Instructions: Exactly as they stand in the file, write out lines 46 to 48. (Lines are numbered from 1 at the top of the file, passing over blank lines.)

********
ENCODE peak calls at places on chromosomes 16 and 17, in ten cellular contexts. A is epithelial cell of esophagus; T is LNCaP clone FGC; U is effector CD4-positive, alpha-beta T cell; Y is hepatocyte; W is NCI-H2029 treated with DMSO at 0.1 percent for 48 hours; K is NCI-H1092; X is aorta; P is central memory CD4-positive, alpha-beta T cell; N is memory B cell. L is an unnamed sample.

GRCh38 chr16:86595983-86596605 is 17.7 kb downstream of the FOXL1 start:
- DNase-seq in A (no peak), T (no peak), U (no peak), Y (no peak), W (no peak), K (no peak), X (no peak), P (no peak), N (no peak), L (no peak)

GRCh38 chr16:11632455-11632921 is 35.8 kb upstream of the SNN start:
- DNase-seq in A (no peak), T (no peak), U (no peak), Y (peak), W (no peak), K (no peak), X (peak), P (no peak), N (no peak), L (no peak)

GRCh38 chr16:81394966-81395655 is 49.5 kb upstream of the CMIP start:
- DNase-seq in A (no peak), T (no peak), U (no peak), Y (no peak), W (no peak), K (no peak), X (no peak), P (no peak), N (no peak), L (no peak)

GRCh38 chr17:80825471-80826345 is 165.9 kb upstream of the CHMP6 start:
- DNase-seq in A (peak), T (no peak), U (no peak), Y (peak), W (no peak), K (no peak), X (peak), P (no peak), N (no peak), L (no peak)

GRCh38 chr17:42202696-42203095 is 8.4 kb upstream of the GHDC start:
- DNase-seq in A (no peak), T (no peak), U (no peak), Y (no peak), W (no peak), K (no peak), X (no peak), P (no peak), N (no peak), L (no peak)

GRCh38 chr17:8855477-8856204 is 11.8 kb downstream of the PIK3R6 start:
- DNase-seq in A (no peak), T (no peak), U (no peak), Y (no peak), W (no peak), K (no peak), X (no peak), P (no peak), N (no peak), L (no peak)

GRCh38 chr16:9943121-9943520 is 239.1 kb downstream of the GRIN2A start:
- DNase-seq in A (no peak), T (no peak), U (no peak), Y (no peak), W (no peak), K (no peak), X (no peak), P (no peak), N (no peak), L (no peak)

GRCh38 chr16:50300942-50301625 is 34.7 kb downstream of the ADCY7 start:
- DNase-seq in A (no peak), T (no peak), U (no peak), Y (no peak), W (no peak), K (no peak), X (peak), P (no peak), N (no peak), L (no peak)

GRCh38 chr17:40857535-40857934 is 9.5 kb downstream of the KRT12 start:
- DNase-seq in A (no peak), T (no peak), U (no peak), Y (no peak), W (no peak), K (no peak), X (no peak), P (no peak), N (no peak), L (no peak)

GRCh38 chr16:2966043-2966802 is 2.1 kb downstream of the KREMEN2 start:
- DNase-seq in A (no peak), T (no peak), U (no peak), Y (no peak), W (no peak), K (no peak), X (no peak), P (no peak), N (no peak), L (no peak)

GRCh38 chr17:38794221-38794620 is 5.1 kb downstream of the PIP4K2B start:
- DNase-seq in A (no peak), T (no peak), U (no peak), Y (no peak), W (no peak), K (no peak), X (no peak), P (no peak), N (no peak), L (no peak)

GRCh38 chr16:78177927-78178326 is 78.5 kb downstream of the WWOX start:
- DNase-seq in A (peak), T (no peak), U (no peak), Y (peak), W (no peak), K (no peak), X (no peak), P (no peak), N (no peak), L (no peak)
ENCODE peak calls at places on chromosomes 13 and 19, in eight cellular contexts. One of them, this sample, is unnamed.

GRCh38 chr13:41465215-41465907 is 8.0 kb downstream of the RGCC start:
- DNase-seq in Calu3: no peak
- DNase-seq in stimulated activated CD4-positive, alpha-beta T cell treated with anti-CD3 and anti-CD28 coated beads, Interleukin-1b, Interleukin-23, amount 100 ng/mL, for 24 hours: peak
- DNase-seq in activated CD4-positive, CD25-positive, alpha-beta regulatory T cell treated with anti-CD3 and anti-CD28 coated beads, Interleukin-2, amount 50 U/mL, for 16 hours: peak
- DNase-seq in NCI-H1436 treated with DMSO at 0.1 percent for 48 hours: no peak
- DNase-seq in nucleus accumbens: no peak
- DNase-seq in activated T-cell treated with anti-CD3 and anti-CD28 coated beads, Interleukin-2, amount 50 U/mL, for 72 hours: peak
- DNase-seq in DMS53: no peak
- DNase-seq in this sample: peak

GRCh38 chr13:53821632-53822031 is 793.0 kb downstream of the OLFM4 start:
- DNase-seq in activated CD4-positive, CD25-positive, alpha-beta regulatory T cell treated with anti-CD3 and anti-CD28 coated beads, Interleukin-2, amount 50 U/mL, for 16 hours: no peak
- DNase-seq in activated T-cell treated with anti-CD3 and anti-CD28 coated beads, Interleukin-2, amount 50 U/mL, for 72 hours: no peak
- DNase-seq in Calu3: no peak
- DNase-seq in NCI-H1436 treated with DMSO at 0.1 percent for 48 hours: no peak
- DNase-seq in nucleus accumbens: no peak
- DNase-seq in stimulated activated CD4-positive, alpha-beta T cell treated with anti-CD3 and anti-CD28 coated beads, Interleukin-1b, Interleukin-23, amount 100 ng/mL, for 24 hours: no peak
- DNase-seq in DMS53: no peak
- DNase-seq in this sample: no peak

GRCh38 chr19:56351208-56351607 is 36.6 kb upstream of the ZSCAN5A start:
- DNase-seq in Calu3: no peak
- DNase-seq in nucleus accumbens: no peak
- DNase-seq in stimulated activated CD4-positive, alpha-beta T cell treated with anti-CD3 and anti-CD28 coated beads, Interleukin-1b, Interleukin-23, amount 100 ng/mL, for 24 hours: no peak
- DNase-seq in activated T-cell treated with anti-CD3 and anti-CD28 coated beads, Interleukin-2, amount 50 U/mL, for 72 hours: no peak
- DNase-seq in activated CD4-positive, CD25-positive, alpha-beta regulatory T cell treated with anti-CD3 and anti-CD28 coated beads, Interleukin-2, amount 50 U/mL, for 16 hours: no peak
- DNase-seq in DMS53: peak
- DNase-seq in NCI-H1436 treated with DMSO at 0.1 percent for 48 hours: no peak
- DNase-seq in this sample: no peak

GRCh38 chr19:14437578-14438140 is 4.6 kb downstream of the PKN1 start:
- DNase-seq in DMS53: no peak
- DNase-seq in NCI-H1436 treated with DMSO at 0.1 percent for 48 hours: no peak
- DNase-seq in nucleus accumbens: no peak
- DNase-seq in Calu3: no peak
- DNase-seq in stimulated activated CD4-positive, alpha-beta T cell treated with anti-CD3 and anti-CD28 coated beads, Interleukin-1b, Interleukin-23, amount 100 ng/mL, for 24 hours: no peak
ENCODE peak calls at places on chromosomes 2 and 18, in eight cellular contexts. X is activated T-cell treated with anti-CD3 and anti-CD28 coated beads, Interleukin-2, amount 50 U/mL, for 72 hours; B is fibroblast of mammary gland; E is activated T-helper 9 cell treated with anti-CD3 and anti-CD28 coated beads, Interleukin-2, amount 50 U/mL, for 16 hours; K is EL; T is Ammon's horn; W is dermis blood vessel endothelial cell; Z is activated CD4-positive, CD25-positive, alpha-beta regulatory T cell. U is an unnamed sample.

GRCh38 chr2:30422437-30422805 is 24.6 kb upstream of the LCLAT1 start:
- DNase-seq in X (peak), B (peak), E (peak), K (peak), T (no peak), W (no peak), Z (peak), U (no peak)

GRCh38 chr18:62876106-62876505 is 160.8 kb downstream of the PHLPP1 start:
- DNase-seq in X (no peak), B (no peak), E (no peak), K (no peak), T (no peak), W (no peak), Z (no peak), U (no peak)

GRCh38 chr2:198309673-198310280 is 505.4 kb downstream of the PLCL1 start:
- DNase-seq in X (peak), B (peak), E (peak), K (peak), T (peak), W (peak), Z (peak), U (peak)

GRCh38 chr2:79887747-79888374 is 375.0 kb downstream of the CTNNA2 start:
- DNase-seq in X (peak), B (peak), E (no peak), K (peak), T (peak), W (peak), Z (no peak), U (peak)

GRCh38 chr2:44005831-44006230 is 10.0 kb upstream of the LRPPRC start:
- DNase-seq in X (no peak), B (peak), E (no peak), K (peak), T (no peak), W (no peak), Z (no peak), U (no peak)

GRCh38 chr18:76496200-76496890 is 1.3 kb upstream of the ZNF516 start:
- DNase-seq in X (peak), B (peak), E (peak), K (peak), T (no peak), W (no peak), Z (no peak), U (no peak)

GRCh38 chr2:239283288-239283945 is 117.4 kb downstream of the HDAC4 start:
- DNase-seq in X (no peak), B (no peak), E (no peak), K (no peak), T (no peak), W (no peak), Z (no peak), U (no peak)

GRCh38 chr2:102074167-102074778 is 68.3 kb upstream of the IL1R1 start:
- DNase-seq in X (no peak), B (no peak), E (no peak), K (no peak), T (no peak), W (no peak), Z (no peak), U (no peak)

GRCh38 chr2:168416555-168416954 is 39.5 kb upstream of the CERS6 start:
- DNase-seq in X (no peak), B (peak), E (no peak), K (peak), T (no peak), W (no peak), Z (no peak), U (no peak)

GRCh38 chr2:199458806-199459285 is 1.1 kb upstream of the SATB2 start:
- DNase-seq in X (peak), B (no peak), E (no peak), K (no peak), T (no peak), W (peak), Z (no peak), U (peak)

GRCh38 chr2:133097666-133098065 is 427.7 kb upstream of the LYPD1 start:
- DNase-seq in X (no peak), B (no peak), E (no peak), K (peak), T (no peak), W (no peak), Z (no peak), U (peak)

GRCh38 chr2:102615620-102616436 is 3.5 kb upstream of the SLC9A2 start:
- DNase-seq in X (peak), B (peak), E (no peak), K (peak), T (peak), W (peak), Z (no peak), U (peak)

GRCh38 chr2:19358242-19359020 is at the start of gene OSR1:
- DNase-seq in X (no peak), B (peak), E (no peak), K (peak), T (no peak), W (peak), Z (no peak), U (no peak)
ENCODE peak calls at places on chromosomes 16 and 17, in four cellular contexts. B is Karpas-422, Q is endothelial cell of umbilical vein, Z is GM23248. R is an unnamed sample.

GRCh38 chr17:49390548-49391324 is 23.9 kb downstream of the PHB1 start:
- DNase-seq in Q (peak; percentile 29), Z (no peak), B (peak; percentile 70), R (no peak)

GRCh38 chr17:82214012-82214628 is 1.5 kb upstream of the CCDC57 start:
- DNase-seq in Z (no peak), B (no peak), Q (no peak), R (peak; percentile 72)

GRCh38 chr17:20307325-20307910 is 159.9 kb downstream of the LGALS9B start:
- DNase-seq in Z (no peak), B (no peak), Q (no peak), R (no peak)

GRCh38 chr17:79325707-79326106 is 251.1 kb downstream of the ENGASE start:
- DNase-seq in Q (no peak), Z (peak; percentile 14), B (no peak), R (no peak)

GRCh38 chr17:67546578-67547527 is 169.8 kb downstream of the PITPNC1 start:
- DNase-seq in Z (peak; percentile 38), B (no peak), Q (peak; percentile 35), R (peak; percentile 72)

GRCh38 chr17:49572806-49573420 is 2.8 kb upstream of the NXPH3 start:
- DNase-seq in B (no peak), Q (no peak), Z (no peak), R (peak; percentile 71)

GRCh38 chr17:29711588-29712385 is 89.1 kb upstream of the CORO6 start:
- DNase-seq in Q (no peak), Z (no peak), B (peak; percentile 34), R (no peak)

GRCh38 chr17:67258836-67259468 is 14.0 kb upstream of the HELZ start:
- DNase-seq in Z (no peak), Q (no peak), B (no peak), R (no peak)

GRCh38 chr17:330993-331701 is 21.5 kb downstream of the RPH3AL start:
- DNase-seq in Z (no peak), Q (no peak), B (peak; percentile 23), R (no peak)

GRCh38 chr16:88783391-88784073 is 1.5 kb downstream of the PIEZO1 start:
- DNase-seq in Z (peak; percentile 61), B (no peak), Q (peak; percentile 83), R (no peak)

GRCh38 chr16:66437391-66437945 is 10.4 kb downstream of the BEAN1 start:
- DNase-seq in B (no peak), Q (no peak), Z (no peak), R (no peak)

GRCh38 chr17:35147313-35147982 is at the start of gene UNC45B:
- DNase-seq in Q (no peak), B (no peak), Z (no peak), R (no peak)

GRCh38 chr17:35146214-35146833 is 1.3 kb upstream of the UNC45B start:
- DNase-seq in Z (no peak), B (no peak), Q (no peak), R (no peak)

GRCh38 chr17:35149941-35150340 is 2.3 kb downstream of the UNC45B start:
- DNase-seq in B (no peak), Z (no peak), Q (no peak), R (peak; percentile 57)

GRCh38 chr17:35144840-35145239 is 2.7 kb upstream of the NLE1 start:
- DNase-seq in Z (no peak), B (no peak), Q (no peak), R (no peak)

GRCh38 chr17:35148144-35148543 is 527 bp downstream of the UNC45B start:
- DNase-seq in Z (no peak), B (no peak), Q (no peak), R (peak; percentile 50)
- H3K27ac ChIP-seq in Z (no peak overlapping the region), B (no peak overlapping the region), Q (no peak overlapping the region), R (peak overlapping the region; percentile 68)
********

- DNase-seq in Calu3: no peak
- DNase-seq in nucleus accumbens: no peak
- DNase-seq in stimulated activated CD4-positive, alpha-beta T cell treated with anti-CD3 and anti-CD28 coated beads, Interleukin-1b, Interleukin-23, amount 100 ng/mL, for 24 hours: no peak